Lehigh Valley executive pay on rise [The Morning Call (Allentown, Pa.)]
(Morning Call (Allentown, PA) Via Acquire Media NewsEdge) Sept. 08--Most executives at publicly traded companies in the Lehigh Valley got pay raises last year.
On average, they took home 4 percent more in 2012 than the year before -- though many enjoyed much bigger gains.
PPL Corp. Chief Financial Officer Paul Farr got one of the biggest raises, an increase of 45 percent, bringing his pay to $3.8 million.
Even so, he was but the second highest-paid individual at PPL. The highest paid at the Allentown electric company was Chief Executive William Spence, who earned more than twice as much: $8.1 million.
Air Products CEO John McGlade was among the minority of executives whose pay was cut. He earned 19 percent less than he did the year before at the Fortune 500 company in Trexlertown. However, he still made more than $1 million more than Spence.
That made 59-year-old McGlade, whose salary, stock awards and other compensation amounted to $9.2 million, the highest-paid executive in the Lehigh Valley last year, according to a survey conducted for The Morning Call by Equilar, an executive compensation and corporate governance data firm in Redwood City, Calif.
On average, executives in the area earned $1.6 million, up 4 percent from the previous year, though the figure is skewed by the highest-paid executives. The median, or middle-most, executive made about $900,000, down nearly 2 percent.
Nationally, executive pay took an even bigger jump, rising 6.5 percent at large companies and 5.7 percent at medium-size companies, Equilar found. The trend has given rise to questions about fairness and income disparity as lower wage earners struggle to regain ground lost in the recession.
Since the start of the Great Recession in December 2007, the median U.S. household income has dropped 6.1 percent, or $3,400, to $52,100, according to a report released last month by Sentier Research, an Annapolis, Md., a firm that analyzes household economic data.
"[Workers] are feeling the pressure in their income, yet they see the salaries of executives rise," Lehigh University business professor Doug Mahony said. "They feel like they are being attacked."
Companies say high executive compensation enables them to attract and maintain the talent needed to run major corporations. PPL, the Lehigh Valley's other Fortune 500 company, uses pay to stay ahead of its competitors, company spokesman George Lewis said in an email.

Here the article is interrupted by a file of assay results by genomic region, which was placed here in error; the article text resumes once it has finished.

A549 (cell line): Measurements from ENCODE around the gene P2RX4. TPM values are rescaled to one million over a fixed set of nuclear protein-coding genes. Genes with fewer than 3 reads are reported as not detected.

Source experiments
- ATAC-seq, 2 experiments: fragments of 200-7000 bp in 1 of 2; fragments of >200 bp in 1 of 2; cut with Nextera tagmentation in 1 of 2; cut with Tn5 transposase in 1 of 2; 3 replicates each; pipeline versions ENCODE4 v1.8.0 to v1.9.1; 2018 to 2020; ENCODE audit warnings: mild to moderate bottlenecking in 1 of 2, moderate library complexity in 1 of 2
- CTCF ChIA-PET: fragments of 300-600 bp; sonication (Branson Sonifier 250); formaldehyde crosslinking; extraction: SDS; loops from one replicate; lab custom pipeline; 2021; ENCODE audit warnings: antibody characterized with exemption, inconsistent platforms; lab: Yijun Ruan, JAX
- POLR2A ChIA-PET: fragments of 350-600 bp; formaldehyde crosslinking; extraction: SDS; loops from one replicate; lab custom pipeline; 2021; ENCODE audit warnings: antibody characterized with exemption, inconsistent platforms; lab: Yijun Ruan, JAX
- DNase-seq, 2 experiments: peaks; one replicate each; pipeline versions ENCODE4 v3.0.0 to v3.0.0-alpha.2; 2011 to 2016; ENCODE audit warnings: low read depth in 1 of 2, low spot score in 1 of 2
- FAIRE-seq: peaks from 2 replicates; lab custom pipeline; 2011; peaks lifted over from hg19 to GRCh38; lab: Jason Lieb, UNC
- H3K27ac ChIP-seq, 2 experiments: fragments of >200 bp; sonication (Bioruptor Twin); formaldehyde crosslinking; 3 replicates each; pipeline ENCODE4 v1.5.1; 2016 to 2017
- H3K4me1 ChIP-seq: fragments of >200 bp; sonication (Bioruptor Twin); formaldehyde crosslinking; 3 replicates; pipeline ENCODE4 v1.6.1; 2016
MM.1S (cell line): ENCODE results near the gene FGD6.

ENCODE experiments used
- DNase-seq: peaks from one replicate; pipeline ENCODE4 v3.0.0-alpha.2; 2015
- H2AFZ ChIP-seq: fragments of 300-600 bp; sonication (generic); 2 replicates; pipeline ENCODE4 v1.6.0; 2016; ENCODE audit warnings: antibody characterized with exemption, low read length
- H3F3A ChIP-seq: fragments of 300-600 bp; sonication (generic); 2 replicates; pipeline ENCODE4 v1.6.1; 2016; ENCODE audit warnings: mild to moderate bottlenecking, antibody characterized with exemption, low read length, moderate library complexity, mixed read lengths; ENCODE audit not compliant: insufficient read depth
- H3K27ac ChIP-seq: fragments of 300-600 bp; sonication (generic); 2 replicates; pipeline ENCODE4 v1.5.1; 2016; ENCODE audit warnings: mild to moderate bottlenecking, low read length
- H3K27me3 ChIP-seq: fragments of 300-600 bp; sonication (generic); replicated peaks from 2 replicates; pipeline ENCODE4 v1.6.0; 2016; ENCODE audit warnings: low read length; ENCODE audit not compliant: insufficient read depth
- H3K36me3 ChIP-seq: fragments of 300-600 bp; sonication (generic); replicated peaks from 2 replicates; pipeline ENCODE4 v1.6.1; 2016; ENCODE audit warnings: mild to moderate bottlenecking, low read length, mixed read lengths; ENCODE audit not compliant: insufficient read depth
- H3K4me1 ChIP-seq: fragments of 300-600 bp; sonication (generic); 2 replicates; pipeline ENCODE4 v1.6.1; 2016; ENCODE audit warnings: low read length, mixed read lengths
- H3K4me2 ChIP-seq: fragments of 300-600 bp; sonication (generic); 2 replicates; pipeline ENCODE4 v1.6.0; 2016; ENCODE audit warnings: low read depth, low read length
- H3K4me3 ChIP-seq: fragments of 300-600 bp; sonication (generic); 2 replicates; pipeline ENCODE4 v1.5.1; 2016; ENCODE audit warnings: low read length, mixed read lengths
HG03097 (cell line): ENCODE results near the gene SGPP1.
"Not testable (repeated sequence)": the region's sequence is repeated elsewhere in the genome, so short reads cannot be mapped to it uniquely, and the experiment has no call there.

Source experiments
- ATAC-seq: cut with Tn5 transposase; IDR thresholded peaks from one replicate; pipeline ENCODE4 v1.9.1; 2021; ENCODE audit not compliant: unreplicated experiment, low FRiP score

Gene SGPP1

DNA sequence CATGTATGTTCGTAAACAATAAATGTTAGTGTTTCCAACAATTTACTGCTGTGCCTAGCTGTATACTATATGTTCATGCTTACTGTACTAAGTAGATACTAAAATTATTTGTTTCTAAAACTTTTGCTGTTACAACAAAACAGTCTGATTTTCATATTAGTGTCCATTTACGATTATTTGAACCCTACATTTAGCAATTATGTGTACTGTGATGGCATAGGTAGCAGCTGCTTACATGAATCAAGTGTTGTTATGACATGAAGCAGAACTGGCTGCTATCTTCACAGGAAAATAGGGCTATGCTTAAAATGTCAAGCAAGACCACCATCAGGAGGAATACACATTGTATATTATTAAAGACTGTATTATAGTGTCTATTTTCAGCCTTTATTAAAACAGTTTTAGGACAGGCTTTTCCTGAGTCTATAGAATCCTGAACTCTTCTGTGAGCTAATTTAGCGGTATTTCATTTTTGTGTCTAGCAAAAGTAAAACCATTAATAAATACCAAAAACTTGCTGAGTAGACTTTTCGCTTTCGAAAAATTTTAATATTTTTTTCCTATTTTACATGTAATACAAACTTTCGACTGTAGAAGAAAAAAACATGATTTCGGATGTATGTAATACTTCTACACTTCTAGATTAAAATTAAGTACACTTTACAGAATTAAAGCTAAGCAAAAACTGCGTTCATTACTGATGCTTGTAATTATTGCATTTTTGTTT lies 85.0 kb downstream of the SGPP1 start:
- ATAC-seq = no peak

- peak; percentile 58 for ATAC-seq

"Compensation for PPL executives is designed to be competitive with companies of similar size and scope -- companies we compete with for talent -- so we can attract qualified executives to run a company with annual operating revenues of more than $12 billion," he said.
Of the 40 top-paid executives at nine publicly traded Lehigh Valley area companies surveyed, 25 got raises last year, according to The Morning Call-Equilar Executive Pay Study. Nineteen earned more than $1 million.
All but two of the executives are men, and none of the chief executives is a woman. Nationally, women hold 4.6 percent of the CEO positions at the 1,000 biggest publicly traded companies, according to Catalyst, a nonprofit group in New York that promotes the interest of professional women.
Ten Lehigh Valley executives took pay cuts, including some steep reductions like McGlade's because of reduced stock awards and the absence of bonuses. The remaining six were not in the same position long enough for year-to-year comparisons to be made.
Pay for Lehigh Valley executives varies widely because of the region's mix of companies, big and small. They range from Fortune 500 companies with multibillion-dollar annual revenues, such as PPL and Air Products, to local businesses such as Harleysville Savings Financial Corp., which had revenues of $35 million last year.
The survey, based on information the companies disclose to the U.S. Securities and Exchange Commission, shows the complex way in which top executives are rewarded. While most workers get an hourly wage or salary, executive compensation includes both a base pay and mix of stock awards, cash bonuses and company perks such as country club dues and car allowances.
Stock awards have become a bigger part of the mix in recent years as companies seek to align executive pay with the interests of their shareholders, said Aaron Boyd, head of research for Equilar. When executives own a big stake in a company, he explained, they have a powerful incentive to increase the value of the company's shares.